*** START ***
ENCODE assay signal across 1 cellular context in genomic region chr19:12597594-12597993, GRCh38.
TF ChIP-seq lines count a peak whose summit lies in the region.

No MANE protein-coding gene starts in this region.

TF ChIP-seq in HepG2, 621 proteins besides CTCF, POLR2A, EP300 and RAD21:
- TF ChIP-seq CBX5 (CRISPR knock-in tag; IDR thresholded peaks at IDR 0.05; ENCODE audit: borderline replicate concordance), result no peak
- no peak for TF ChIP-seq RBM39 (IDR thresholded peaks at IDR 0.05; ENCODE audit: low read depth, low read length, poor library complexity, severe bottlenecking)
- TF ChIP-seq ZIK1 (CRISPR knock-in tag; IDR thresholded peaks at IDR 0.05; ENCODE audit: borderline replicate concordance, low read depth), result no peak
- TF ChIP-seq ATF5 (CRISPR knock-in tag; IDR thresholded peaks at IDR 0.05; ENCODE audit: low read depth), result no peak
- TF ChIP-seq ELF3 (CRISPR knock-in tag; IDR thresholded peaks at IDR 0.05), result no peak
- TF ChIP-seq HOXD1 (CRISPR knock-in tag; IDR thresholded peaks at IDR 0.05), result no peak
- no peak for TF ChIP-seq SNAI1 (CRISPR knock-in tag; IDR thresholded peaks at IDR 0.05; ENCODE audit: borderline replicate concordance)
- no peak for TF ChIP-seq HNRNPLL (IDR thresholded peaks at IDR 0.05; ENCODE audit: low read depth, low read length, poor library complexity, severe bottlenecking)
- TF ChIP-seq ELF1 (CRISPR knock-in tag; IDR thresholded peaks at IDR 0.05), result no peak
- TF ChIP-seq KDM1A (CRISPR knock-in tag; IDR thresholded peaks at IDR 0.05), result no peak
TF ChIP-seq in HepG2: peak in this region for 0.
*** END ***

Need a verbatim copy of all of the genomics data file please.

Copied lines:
ENCODE assay signal across 1 cellular context in genomic region chr19:12597594-12597993, GRCh38.
TF ChIP-seq lines count a peak whose summit lies in the region.

No MANE protein-coding gene starts in this region.

TF ChIP-seq in HepG2, 621 proteins besides CTCF, POLR2A, EP300 and RAD21:
- TF ChIP-seq CBX5 (CRISPR knock-in tag; IDR thresholded peaks at IDR 0.05; ENCODE audit: borderline replicate concordance), result no peak
- no peak for TF ChIP-seq RBM39 (IDR thresholded peaks at IDR 0.05; ENCODE audit: low read depth, low read length, poor library complexity, severe bottlenecking)
- TF ChIP-seq ZIK1 (CRISPR knock-in tag; IDR thresholded peaks at IDR 0.05; ENCODE audit: borderline replicate concordance, low read depth), result no peak
- TF ChIP-seq ATF5 (CRISPR knock-in tag; IDR thresholded peaks at IDR 0.05; ENCODE audit: low read depth), result no peak
- TF ChIP-seq ELF3 (CRISPR knock-in tag; IDR thresholded peaks at IDR 0.05), result no peak
- TF ChIP-seq HOXD1 (CRISPR knock-in tag; IDR thresholded peaks at IDR 0.05), result no peak
- no peak for TF ChIP-seq SNAI1 (CRISPR knock-in tag; IDR thresholded peaks at IDR 0.05; ENCODE audit: borderline replicate concordance)
- no peak for TF ChIP-seq HNRNPLL (IDR thresholded peaks at IDR 0.05; ENCODE audit: low read depth, low read length, poor library complexity, severe bottlenecking)
- TF ChIP-seq ELF1 (CRISPR knock-in tag; IDR thresholded peaks at IDR 0.05), result no peak
- TF ChIP-seq KDM1A (CRISPR knock-in tag; IDR thresholded peaks at IDR 0.05), result no peak
TF ChIP-seq in HepG2: peak in this region for 0.